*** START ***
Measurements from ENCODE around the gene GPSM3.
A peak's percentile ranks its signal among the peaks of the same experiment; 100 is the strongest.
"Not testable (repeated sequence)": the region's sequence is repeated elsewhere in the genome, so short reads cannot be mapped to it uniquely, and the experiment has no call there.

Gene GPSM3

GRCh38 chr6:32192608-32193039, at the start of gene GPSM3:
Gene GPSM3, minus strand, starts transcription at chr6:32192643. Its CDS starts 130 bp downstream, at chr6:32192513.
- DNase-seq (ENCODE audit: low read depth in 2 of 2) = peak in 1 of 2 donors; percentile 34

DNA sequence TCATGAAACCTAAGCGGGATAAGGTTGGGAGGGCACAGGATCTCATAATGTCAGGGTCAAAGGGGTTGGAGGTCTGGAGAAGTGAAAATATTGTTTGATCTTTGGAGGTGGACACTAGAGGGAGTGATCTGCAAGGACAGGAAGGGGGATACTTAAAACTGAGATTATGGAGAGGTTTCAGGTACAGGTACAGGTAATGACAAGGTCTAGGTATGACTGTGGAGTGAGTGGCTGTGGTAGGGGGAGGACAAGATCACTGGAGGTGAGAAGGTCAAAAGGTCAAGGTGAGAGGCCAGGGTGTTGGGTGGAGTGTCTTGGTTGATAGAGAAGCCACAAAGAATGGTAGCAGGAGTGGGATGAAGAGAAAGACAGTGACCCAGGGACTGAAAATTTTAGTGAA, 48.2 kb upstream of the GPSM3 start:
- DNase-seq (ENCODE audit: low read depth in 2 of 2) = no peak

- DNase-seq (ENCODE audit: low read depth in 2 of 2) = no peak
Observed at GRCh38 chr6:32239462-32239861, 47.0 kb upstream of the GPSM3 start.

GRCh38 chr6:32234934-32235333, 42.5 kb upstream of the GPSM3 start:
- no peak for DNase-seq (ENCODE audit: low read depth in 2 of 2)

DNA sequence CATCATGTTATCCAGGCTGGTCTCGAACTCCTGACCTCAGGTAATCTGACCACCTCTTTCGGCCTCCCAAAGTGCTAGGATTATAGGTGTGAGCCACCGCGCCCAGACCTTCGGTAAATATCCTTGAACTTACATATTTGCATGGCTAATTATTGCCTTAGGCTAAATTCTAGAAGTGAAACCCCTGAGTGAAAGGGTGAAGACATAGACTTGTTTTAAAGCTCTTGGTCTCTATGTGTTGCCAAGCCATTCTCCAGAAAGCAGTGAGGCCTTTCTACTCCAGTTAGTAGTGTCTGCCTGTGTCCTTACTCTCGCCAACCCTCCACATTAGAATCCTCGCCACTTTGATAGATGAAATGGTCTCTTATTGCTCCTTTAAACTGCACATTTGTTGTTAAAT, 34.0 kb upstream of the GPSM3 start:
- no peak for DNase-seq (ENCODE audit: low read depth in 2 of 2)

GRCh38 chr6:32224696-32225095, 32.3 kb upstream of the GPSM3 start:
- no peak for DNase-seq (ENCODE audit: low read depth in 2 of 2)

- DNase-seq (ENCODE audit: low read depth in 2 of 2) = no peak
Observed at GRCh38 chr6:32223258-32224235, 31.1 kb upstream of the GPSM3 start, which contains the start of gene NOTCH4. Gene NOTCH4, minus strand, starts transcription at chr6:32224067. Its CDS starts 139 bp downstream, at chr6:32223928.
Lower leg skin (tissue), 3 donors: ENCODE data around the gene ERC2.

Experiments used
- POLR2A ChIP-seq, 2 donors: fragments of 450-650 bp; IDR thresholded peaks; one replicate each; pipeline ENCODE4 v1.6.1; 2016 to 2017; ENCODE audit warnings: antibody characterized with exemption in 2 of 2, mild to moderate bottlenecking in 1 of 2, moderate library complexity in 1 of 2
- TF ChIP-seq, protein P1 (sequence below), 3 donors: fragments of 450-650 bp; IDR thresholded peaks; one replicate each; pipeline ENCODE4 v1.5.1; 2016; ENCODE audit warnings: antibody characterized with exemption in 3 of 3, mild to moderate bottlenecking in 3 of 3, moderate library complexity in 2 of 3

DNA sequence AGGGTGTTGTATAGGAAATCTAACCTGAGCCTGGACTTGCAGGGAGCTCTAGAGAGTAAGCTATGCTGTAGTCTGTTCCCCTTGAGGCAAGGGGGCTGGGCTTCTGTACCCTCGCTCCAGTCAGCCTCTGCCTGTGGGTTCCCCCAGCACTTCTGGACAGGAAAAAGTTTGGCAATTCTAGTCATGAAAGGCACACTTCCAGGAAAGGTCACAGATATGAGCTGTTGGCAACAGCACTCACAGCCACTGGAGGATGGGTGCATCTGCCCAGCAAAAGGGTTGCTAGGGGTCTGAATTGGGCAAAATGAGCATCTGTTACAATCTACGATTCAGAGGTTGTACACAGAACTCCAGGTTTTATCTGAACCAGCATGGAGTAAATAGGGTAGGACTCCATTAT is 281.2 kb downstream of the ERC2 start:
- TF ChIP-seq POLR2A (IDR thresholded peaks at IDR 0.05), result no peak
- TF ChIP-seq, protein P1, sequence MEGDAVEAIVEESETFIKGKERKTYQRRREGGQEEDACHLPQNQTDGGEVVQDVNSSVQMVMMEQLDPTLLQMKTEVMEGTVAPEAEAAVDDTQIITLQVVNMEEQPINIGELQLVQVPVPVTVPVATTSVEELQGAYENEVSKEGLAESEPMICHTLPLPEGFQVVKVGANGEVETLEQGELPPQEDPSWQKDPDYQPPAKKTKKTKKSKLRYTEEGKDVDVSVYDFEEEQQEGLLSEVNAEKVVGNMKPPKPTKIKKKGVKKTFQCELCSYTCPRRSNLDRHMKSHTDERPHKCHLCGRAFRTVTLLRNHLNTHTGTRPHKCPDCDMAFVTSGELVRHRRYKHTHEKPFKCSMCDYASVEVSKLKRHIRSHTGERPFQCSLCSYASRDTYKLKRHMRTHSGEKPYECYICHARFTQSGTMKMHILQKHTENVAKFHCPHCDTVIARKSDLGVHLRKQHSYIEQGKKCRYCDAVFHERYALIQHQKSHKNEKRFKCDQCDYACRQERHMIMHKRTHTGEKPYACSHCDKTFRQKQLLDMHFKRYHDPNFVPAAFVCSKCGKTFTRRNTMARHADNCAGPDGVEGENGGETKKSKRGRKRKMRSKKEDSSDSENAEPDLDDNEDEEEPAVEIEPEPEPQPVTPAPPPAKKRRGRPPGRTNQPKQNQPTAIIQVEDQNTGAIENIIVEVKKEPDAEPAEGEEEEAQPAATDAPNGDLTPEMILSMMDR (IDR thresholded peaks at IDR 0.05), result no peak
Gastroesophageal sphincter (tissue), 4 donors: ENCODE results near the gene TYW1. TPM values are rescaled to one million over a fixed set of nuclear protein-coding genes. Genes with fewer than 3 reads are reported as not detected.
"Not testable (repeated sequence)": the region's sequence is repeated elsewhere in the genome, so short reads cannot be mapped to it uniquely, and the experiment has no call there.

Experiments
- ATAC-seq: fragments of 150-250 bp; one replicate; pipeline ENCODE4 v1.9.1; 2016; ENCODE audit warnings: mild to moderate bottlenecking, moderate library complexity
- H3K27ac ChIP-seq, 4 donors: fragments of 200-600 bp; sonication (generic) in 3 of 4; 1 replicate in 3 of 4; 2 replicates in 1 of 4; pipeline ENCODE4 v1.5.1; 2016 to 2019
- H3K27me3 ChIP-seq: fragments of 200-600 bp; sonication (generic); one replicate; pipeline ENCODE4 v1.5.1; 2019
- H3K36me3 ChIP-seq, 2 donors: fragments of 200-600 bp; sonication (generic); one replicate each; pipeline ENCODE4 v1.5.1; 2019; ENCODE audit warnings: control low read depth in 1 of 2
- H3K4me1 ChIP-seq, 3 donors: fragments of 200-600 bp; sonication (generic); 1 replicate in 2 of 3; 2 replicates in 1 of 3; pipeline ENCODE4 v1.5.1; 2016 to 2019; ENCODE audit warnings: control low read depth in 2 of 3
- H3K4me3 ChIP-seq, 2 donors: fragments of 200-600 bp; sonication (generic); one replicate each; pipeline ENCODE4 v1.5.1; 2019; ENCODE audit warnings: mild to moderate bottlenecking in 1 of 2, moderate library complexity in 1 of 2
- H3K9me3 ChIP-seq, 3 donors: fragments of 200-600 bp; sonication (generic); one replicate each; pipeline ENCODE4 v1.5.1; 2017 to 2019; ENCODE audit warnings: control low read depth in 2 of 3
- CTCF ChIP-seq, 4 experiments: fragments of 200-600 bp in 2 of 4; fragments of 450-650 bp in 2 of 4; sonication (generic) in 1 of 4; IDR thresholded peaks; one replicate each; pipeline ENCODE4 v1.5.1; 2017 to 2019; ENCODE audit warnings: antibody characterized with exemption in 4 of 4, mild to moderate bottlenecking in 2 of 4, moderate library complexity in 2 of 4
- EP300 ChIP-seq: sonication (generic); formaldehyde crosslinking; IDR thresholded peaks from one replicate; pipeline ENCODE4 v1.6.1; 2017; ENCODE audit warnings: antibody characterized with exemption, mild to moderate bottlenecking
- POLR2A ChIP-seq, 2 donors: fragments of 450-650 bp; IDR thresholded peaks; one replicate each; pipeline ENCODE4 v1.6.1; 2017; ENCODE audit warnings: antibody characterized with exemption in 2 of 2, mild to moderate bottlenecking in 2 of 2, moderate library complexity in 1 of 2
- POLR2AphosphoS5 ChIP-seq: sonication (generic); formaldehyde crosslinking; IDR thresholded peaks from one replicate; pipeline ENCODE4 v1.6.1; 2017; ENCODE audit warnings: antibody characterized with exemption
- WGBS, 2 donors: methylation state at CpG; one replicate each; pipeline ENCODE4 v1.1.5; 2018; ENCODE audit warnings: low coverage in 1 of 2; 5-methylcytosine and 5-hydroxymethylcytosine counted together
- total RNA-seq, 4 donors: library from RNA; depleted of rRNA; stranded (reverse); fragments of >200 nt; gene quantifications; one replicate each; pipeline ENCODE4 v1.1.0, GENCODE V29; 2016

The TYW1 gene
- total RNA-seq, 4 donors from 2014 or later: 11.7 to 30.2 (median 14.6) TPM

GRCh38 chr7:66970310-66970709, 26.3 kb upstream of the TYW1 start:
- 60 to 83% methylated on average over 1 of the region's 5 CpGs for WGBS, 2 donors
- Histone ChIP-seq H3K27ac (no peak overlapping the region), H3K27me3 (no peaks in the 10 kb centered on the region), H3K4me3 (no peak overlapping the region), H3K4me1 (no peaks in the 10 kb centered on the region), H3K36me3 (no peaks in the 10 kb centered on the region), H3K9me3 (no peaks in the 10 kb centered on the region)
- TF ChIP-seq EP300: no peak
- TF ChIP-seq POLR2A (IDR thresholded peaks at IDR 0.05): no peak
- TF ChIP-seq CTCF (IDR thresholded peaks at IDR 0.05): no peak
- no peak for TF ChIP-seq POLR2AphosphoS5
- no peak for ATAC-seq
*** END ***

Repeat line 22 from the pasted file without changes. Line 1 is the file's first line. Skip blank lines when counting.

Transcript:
- POLR2A ChIP-seq, 2 donors: fragments of 450-650 bp; IDR thresholded peaks; one replicate each; pipeline ENCODE4 v1.6.1; 2016 to 2017; ENCODE audit warnings: antibody characterized with exemption in 2 of 2, mild to moderate bottlenecking in 1 of 2, moderate library complexity in 1 of 2